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Cedesktop.exe Wince 6.0 Download ((LINK))



I assume that you're working with a "Smart Device CAB Project"? I don't think this project creates shortcuts in the correct manner for Windows CE 4.2. I think you can download an SDK from Microsoft that after installation will show you something like "Windows CE CAB Project" as a project option.




Cedesktop.exe wince 6.0 download


DOWNLOAD: https://www.google.com/url?q=https%3A%2F%2Fvittuv.com%2F2u6Olt&sa=D&sntz=1&usg=AOvVaw0aR0xFkXc__1NR2Fc9bbrM



Like downloading, debugging can occur over an Ethernet connection. It can also occur over the serial port. We'll choose the latter because it is easy to set up and use. A simple serial cable (not null modem) will do the trick. You can improve the debugger throughput by increasing the speed at which the debugger and target platform communicate over the serial port. On the workstation, select Build Debugger Remote Connection to view the Remote Connection dialog box. In the Connection list box, you must select Kernel Debugger Port and then click on Settings... (see Figure 3.12).


You can request Loadcepc to use the serial port to download the binary image, provided that you set up CESH to do the same on the workstation. In this case, you specify the /Q option. The COM port to be used by Loadcepc is identified with an additional option, /C: 2.


CESH is more than just a downloading utility. It is called the Windows CE Debug Shell Tool for a reason. After the download is over, CESH gives you a command prompt. You can type in a variety of commands at the prompt to get useful information from the kernel running on the target platform. Typing "?" retrieves a list of all the commands supported by CESH (see Table 3.4).


A final feature that was added to CE 6.0 security is support for a secure boot loader. This feature ensures that downloaded operating system (NK.BIN) images contain valid digital signatures before allowing the OS images to be installed and run on a system.


With CE 6.0, Microsoft continues a program that began with Windows CE 3.0-the shared source program. Taking a cue from the open source movement, Microsoft began by making available a significant portion of the source code for Windows CE to anyone willing to download the Evaluation edition of the Windows CE Platform Builder.


Once you have downloaded CeOpener, you must rename the executable to AppMain.exe. Next, make a zero-byte dummy file named Index.bin and place it next to the executable. App's that you need to add to the Brain must each be contained in a folder named identically to the app itself, and copied into a folder named APULI located at the root of a micro SD card (APULI are three Japanese Katakana characters, literally meaning 'applications').


00:18 - SetWINCERoot00:52 - BSP installation01:12 - BSP structure02:10 - OS Design Build Configurations03:30 - BSP Catalog06:30 - Change board and make catalog selections07:58 - Board specific header file09:28 - Reducing size of kernel image11:27 - Processor specific catalog items11:48 - Configuring hive-based registry and TexFAT12:05 - Enabling & configuring High Assurance Boot12:20 - Generating HAB certificates and keys14:15 - Building the OS Design to generate HAB signed bootloader and kernel images14:32 - Building a bootloader for the NXP Manufacturing Tool15:00 - Configuring the NXP Manufacturing Tool16:25 - Flashing the bootloader to SPI NOR Flash using Visual Studio16:57 - Stopping Windows Mobile Device Connectivity services to allow download and debug over USB Serial17:30 - Using CEWriter to flash bootloader, kernel and splash images to an SD card18:58 - Configuring the bootloader19:13 ---- Setting up the primary display19:23 ---- Setting up the secondary display19:29 ---- Setting up mirroring of the primary display on the secondary display19:35 ---- Configuring Ethernet19:48 - Checking HAB and burning fuses21:31 - Booting to the CE desktop on a Nitrogen6X board22:08 - Pocket CMD over UART (CLI, Command Line Interface)22:15 - Included utilities23:18 - CE Remote Desktop23:52 - Switching between WEC7 and WEC201324:28 - Tiny OS Design (small headless configuration)24:45 - Production Quality TEMPLATE driver, SDK and application code25:50 - Configure the bootloader for download and KITL debug over USB Serial26:56 - Setting breakpoints in driver source27:12 - Preparing Visual Studio for driver debug and development27:48 - Inspecting variable at runtime28:18 - Unloading, modifying, rebuilding and loading drivers at runtime, without having to rebuild and download the entire kernel image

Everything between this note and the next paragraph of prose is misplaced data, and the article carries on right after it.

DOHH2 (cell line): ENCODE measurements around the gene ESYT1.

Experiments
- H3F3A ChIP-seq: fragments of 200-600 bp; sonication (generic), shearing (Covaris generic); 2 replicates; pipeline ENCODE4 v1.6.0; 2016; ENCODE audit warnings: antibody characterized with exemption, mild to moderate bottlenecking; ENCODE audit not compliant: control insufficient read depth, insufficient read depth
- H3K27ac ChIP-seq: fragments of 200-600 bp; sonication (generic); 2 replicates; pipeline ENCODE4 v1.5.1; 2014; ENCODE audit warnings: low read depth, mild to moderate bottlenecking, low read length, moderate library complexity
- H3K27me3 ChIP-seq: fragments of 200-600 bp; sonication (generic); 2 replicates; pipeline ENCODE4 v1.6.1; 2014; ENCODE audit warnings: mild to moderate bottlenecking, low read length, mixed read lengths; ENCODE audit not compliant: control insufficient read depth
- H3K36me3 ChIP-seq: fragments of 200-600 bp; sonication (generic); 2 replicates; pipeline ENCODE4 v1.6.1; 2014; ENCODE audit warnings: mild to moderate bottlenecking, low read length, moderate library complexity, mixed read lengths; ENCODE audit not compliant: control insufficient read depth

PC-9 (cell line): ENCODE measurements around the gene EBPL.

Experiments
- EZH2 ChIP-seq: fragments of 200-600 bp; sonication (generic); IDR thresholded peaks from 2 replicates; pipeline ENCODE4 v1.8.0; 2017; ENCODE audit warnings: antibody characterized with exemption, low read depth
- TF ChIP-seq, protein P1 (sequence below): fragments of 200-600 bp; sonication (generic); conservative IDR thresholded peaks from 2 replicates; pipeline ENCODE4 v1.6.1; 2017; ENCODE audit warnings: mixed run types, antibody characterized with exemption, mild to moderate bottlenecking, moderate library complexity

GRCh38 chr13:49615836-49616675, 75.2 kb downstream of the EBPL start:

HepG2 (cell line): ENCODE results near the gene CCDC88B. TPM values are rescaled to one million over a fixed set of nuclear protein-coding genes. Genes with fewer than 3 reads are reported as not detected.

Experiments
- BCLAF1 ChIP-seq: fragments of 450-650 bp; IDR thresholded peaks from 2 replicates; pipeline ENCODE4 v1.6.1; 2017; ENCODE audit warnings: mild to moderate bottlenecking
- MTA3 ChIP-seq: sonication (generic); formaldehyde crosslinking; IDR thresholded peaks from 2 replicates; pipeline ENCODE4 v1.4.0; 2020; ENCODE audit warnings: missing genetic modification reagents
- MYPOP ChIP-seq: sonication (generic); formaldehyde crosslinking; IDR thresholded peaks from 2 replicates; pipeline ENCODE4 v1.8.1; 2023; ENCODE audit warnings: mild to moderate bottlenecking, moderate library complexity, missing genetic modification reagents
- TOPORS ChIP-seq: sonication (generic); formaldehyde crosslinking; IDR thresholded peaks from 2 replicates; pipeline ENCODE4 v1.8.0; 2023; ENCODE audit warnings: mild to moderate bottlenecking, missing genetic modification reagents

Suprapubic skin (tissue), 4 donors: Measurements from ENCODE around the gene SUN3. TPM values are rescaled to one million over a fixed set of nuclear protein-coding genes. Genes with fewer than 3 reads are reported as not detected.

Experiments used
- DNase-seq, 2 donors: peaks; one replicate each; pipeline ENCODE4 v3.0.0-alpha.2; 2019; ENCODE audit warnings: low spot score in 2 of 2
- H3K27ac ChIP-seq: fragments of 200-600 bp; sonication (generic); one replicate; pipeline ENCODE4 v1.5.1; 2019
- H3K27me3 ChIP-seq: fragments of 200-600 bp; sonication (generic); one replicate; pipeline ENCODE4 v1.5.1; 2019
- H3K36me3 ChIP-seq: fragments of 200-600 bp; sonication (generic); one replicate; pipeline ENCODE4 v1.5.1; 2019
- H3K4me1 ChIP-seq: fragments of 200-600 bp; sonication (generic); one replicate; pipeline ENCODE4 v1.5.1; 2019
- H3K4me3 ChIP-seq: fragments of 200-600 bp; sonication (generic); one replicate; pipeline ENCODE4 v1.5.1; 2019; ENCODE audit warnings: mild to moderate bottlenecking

We've got free downloadable evaluation kernels for the Element14 RIoTboard, the Boundary Devices SABRE-Lite, Nitrogen6X and Nitrogen6_VM, the Device Solutions Opal6 (all variants), the Digi ConnectCore6, the NXP SDP (DualLite & Quad), the SDB-QP (QuadPlus), the NXP MCIMX6ULL EVK (ULL), the Toradex Colibri and the Variscite VAR-SOM_MX6 (Dual/Quad) Starter Kit.and more.


We purchased Plugable-branded USB to VGA video adapters in order to power the second monitor. These devices are supposedly run off of DisplayLink drivers. I downloaded the Windows XP driver since CE looks most like XP. When I attempt to run the .exe nothing happens at all. Upon looking in support forums all over Google it became known that Windows CE does not work with .exe files; they must be .cab (Is this correct information??)


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